Eastern Europe has gotten a lot of bad Western press. We are such plank-eyed people, worried about everyone else's specks.
A family visiting Eva's orphanage actually made a formal complaint because a child was in a restraint. Wanna know what that restraint was? A WESTERN-MADE STANDER. Therapeutic positioning to improve a gazillion things including posture, core strength, bone density, breath support....
The reality based on what I've seen and heard and read is this: Eva's baby house does the best they can with what they've got. They don't have insurance nor medicaid. The medical system over here is totally different.
Let's say you are a child with special needs, you live in a baby house, and you get sick. For example: You have cerebral palsy and develop contractures. From your contractures you develop a pressure sore that becomes infected. Okay, so you should go to the hospital, right? Well, there are some hang-ups. If a caregiver brings you to the hospital, she is leaving more work for her co-workers while she's gone. And how are you going to get there? A bus? A taxi? Who's going to pay for that?
Let's assume you do get to the hospital. Maybe someone made a donation to your baby house and there's miraculously money left over for your trip. You have multiple contractures and weigh 35 lbs, but someone still has to carry you up the stairs because children are seen on the third floor and there's no elevator. There's no such thing as ADA over here. You wait for hours to see the doctor and you get thirsty. Tough luck.
The doctor finally sees you. He or she can treat your infection, but in reality you need a surgery and then therapy to correct the contractures which put you at greater risk for bed sores.
You get an expensive antibiotic and antipyretic (maybe you fill it or maybe you don't-do you have cash?), and surgery is discussed. Who will pay for it? Who will chose the right doctor? Which caregiver will wait at the hospital with you to change your diapers and give you water or tea and food? How will you pay for water, tea, and food? How will you pay for your lodging at the hospital? You need medical care after your surgery? That will be a separate trip to a pharmacy where your caregiver will have to select the correct wraps, ointments, saline solution, gloves...etc. Pain medication? Same thing: a luxury not a given. Fluids through an IV? Gotta buy the line, the stick, the tape, everything.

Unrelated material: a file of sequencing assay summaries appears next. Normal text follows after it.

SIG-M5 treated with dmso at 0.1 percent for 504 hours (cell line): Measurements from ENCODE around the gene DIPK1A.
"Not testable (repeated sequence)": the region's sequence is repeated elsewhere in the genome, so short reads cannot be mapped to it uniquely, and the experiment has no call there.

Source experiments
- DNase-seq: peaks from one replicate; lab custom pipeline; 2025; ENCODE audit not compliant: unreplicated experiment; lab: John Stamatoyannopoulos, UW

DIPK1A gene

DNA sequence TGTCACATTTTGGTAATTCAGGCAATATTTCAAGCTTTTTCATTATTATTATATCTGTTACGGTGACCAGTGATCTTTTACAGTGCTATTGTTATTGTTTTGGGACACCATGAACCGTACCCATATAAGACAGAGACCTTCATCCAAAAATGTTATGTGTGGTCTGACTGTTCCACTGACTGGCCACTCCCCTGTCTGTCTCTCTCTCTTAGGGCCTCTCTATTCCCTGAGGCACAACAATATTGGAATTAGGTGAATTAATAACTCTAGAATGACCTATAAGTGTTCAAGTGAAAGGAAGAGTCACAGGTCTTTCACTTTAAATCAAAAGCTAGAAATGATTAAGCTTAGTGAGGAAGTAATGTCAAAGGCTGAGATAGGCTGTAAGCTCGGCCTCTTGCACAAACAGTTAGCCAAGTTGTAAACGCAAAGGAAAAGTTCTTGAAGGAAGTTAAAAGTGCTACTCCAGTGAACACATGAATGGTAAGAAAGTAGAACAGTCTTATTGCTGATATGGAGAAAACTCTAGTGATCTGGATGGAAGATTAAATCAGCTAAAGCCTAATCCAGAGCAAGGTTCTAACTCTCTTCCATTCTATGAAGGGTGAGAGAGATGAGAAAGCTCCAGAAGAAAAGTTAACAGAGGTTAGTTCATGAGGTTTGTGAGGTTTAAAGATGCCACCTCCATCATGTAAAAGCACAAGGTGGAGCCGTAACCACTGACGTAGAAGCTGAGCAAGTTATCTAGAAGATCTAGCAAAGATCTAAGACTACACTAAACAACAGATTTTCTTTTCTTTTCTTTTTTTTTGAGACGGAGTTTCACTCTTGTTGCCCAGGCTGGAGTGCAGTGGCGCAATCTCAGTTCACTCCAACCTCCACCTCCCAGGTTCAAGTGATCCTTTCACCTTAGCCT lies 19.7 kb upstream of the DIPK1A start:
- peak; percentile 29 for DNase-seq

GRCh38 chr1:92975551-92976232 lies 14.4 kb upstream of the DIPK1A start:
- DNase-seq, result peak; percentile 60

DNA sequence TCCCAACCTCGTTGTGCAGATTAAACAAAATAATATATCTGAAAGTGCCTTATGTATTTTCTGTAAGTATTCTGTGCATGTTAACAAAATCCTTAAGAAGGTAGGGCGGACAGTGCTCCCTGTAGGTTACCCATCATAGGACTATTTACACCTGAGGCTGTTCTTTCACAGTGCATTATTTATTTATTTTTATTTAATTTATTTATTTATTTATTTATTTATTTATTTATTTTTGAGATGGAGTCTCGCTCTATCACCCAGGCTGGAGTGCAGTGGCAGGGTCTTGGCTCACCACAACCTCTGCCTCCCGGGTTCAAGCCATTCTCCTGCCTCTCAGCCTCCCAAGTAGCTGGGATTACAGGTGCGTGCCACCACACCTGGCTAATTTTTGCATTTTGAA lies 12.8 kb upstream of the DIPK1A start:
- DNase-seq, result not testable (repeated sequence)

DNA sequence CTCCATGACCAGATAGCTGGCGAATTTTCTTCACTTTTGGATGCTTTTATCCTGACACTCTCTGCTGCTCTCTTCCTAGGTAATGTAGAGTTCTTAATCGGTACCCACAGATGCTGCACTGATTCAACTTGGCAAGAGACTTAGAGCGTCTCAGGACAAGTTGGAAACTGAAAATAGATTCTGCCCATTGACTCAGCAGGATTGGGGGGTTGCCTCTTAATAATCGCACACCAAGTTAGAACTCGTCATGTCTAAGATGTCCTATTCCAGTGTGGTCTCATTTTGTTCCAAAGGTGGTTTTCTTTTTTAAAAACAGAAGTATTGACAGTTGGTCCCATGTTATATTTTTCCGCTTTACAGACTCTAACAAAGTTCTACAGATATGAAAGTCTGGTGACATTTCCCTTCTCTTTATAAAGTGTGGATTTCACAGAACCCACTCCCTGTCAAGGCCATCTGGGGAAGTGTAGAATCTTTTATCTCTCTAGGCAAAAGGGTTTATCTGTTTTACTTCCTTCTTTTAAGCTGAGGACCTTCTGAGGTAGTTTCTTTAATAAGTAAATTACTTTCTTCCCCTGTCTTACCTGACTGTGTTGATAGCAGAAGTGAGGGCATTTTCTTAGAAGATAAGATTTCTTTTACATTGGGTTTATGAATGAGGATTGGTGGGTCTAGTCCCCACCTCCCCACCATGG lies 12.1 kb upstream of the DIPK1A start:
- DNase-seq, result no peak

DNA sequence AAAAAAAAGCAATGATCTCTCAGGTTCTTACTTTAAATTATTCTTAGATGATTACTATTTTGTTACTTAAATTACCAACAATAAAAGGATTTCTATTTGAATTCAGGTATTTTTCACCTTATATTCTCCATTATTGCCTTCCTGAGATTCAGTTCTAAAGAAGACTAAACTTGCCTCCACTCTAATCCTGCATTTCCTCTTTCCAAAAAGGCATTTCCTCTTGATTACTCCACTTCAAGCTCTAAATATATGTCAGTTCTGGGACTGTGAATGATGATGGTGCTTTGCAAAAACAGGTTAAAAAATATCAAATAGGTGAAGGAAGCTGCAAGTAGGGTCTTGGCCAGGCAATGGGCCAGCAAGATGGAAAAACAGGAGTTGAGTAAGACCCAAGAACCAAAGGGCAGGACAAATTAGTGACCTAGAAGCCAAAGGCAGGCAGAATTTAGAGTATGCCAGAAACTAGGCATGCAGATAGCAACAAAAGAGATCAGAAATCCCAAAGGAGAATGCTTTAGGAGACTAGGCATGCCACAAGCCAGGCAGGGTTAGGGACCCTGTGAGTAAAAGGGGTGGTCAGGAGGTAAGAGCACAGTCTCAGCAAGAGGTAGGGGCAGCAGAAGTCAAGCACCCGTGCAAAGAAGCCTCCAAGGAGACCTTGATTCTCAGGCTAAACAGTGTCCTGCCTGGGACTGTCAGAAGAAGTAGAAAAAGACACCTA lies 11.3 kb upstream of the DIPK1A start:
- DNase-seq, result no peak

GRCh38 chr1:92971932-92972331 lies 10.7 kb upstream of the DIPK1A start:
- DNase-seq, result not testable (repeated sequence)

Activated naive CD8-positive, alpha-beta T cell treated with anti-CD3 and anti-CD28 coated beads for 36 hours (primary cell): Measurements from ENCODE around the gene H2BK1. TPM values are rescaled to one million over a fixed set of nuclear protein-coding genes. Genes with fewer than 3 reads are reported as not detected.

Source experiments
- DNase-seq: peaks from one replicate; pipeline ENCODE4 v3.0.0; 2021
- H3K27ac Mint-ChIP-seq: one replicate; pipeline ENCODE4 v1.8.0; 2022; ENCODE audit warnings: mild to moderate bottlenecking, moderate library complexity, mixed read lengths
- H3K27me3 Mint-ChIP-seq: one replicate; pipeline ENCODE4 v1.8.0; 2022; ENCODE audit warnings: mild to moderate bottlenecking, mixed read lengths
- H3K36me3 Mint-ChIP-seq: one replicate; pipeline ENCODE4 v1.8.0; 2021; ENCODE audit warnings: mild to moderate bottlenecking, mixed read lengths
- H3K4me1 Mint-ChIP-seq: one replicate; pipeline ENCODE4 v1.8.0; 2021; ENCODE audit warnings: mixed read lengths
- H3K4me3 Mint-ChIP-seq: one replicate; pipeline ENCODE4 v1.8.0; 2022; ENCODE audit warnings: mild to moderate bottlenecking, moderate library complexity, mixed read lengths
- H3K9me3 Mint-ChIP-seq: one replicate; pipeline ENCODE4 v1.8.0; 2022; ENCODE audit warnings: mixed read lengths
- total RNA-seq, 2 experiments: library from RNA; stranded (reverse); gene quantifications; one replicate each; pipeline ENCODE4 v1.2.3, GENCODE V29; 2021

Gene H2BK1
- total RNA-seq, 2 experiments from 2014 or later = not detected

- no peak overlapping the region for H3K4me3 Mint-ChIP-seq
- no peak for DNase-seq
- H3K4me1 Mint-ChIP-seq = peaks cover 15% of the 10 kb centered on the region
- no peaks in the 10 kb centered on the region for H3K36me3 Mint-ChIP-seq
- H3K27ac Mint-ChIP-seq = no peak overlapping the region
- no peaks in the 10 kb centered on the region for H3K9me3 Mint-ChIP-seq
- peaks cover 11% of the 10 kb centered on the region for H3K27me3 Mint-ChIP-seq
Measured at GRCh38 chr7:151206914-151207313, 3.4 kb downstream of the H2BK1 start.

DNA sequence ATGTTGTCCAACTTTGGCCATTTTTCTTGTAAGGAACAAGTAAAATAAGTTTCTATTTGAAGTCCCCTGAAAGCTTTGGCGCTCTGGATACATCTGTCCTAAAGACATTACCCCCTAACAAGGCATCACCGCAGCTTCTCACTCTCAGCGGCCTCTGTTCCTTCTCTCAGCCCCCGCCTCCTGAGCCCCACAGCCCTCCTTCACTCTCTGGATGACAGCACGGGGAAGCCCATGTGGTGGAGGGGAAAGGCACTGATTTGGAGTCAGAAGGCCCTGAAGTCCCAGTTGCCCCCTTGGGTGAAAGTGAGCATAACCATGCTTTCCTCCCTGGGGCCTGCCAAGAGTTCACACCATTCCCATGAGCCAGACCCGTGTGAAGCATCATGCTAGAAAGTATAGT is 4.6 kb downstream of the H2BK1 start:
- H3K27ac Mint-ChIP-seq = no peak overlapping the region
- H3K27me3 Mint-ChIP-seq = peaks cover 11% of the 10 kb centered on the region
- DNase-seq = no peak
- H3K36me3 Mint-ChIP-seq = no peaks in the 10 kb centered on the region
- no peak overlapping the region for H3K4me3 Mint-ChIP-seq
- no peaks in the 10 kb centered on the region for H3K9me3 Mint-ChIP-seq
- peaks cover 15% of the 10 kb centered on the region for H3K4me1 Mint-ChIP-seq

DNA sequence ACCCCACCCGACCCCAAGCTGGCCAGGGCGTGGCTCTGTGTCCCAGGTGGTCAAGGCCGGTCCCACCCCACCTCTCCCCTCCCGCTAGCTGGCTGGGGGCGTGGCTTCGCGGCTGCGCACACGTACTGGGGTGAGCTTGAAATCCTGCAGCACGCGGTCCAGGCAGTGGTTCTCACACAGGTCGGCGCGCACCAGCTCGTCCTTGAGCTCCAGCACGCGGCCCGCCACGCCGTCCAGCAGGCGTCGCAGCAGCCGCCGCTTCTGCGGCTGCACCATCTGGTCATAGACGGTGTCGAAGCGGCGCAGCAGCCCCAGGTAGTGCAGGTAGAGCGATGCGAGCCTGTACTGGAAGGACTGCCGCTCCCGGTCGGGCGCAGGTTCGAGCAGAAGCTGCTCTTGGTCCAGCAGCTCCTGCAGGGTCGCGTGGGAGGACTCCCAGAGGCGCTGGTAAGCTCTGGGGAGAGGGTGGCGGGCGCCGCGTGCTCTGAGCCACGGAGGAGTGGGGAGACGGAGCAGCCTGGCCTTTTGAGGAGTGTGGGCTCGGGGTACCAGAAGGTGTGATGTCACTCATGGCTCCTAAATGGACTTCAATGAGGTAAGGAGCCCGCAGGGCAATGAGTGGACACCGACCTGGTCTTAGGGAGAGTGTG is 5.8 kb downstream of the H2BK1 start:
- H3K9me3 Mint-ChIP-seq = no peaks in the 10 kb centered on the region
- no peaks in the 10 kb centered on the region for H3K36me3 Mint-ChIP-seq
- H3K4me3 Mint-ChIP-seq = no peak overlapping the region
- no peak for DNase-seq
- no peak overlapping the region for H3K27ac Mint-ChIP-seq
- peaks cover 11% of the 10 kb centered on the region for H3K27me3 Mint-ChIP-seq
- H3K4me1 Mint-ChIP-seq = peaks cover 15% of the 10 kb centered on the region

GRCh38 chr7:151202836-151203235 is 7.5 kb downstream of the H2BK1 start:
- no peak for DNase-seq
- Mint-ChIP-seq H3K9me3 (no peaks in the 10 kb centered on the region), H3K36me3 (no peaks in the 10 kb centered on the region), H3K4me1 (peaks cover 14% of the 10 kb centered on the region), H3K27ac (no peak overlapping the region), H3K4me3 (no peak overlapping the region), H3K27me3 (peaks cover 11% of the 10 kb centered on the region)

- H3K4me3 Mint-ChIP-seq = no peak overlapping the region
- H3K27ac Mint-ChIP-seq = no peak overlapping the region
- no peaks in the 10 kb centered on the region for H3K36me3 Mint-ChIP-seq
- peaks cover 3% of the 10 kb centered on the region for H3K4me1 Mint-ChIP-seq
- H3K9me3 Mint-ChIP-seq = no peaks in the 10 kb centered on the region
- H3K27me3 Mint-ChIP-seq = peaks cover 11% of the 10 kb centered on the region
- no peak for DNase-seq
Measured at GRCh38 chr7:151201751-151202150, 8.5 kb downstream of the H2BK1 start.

Do you see what I mean?
That's just the medical side.
There's also the caregiving side. Do all of the caregivers love the children they work with? Probably not all of them, but from what I've seen at least most seem to. How many people at your child's daycare love all the children they work with? Probably not all of them either, but they've got to pay bills, right?
Do all of the caregivers do everything like I would? Nope. Have all of your babysitters, daycare workers, *gasp* therapists, and teachers done everything like you would? Nope. That's just reality.
Do such people in the US have more accountability and incentive to do things "right" or the way you want? Definitely.
Do I appreciate the care my daughter has gotten while she's been at her baby house? Yes, I do.
Do I think she should have been in isolation for over two years? No, but who knows what I would have done if I had been her doctors. They are punished for things outside their control. From their perspective, Eva has significant immunological risks. If she were to get an illness and God-forbid die or pass it on to every other special needs child in her room, the doctors would be punished.
What do I think about Eva's caregivers? Despite cultural differences and language barriers, I am able to see different and special ways they serve each other and the children they care for. Honestly, I like them all: Powerful, Meek, and all the rest. I would say so if I didn't. They do things differently than I would do, but that's their prerogative and their culture. When we're home, we can do things our way.
Do I think Eva is better off in a family, specifically our family? By God's grace, yes.
Children absolutely blossom with familial affection. The difference in Eva from two and a half weeks ago is amazing to me-praise God!
I guess that was a soap box.
On to Eva. She and I are still doing a lot of talking, holding, and cuddling. Lots. I think it's therapeutic for us both. I'm pretty sure she's comfortable with me. She has gnawed all over me (we need some Ps or Qs) and she's wet on me three times now. I didn't get very good pictures today, but you get the gist
Labels: adoption, baby house, eva, healthcare, orphanage